Transportation Research Part C: Emerging Technologies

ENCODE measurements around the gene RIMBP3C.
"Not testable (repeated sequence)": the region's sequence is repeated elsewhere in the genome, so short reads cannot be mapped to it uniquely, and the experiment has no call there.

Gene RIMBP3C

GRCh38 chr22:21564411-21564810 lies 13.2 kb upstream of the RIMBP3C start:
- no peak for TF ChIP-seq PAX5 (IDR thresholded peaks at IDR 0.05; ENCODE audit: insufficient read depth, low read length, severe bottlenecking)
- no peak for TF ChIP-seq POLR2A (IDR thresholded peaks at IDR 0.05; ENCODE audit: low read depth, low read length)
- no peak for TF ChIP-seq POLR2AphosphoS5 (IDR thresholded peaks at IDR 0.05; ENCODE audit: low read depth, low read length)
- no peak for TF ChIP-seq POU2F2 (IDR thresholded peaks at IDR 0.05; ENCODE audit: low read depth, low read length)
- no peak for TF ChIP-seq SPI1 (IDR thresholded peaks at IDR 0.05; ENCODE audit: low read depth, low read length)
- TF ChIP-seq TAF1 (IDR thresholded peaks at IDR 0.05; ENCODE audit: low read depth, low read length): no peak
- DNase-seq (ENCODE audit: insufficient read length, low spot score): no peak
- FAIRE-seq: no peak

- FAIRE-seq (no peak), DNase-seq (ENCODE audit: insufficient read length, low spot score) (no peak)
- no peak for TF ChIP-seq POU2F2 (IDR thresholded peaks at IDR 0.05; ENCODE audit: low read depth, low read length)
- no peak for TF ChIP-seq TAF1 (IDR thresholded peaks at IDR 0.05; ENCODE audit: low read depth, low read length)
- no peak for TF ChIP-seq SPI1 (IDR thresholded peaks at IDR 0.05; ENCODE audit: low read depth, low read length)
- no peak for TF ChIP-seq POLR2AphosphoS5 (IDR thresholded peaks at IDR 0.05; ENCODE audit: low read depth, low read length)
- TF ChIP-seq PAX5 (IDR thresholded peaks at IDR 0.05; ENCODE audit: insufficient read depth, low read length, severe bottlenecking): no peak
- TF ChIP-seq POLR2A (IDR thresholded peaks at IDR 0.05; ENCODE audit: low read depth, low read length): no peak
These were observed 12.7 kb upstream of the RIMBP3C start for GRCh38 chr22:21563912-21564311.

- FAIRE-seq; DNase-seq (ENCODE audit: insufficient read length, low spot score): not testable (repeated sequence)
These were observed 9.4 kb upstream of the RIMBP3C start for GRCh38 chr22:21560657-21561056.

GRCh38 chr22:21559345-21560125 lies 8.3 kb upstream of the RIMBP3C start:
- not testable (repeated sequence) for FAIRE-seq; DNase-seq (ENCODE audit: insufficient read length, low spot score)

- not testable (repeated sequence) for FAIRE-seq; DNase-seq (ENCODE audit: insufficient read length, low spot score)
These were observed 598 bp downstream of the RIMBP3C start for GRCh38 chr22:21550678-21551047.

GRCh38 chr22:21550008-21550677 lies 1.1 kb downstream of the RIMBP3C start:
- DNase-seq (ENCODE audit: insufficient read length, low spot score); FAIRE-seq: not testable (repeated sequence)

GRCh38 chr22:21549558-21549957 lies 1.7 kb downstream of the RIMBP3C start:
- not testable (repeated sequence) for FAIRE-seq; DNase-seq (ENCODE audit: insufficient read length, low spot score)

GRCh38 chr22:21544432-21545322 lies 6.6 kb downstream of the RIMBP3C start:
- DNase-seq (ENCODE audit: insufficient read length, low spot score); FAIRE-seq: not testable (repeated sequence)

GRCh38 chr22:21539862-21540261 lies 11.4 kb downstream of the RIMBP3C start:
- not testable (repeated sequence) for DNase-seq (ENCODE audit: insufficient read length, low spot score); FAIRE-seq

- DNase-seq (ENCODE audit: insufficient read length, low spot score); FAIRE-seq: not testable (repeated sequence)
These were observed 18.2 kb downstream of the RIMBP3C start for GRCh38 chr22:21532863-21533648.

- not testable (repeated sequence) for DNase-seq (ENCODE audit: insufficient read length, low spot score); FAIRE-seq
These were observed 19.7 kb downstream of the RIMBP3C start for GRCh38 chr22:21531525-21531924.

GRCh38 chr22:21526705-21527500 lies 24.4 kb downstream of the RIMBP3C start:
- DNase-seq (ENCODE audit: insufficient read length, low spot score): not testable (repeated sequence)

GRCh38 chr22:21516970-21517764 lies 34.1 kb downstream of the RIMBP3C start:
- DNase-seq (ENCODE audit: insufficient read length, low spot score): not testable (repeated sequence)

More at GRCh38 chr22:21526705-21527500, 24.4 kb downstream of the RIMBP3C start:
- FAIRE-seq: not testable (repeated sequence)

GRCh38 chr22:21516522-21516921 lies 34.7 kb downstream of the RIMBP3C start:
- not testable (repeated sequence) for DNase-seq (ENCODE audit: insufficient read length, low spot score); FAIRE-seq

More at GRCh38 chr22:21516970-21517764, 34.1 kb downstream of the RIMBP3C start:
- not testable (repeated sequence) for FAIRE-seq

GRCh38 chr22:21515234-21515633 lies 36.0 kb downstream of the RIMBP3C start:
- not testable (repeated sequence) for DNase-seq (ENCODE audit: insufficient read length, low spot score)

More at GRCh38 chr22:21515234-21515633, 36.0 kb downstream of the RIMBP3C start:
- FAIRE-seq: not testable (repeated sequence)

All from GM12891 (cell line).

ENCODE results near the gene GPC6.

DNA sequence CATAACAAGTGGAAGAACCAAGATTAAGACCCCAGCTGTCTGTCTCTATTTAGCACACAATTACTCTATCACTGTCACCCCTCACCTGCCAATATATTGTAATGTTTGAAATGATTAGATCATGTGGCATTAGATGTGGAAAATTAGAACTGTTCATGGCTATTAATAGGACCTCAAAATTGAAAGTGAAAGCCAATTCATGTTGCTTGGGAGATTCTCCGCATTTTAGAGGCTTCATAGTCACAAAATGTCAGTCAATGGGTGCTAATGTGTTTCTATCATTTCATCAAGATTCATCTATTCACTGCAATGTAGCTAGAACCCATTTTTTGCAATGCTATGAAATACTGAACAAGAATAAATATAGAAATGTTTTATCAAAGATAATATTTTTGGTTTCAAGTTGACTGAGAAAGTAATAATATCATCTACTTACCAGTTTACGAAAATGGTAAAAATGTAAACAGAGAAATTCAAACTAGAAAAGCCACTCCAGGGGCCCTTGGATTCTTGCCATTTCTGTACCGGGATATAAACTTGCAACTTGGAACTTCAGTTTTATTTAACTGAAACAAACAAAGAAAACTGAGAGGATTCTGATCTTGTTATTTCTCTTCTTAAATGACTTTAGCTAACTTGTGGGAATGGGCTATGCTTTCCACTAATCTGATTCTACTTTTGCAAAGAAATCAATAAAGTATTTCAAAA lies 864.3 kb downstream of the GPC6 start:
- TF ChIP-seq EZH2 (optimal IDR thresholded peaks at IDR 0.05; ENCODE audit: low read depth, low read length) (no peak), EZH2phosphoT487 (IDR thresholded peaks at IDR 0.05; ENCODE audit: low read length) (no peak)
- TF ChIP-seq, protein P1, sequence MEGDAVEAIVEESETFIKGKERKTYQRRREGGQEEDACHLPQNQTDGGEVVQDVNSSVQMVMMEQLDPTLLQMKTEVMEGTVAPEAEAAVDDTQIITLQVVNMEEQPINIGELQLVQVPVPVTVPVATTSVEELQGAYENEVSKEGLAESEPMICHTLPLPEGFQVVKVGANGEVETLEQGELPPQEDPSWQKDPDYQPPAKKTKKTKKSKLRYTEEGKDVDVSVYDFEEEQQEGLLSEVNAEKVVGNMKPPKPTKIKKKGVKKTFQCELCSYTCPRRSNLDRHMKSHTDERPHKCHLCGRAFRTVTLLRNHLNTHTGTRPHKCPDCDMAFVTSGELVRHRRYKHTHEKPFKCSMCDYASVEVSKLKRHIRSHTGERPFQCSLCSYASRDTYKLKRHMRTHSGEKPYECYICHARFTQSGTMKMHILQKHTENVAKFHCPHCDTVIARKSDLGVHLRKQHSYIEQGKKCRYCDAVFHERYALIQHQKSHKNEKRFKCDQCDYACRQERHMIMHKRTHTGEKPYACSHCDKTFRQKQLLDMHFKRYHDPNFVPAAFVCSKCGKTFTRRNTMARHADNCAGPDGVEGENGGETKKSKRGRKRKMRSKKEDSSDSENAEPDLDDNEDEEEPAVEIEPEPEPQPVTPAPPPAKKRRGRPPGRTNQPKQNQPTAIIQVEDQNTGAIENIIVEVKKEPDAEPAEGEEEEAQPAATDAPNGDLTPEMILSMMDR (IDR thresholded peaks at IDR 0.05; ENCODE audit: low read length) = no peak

An effective evacuation of buildings is critical to minimize casualties due to natural or anthropogenic hazards. Building evacuation models help in preparing for future events and shed light on possible shortcomings of current evacuation designs. However, such models are seldom compared or validated with real evacuations, which is a critical step in assessing their predictive capacities. This research focuses on the evacuation of a K-12 (kindergarten to 12th grade) school located within the tsunami inundation zone of Iquique, Chile. An agent-based evacuation model was developed to simulate the evacuation of approximately 1500 children and staff from the school during a global evacuation drill carried out for the entire city. The model simulates the motions of heterogeneous human agents, and the simulations were validated using video analysis of the real event. Resulting error estimations between predicted versus measured flow rates and evacuation times are 13.5% and 5.9%, respectively. The good agreement between the simulated and measured values can be attributed to the known distribution of students and staff at the start of the drill, and their known exposure to emergency preparedness protocols. However, the results presented herein show that this mathematical evacuation model can be used for logistical changes in the emergency planning.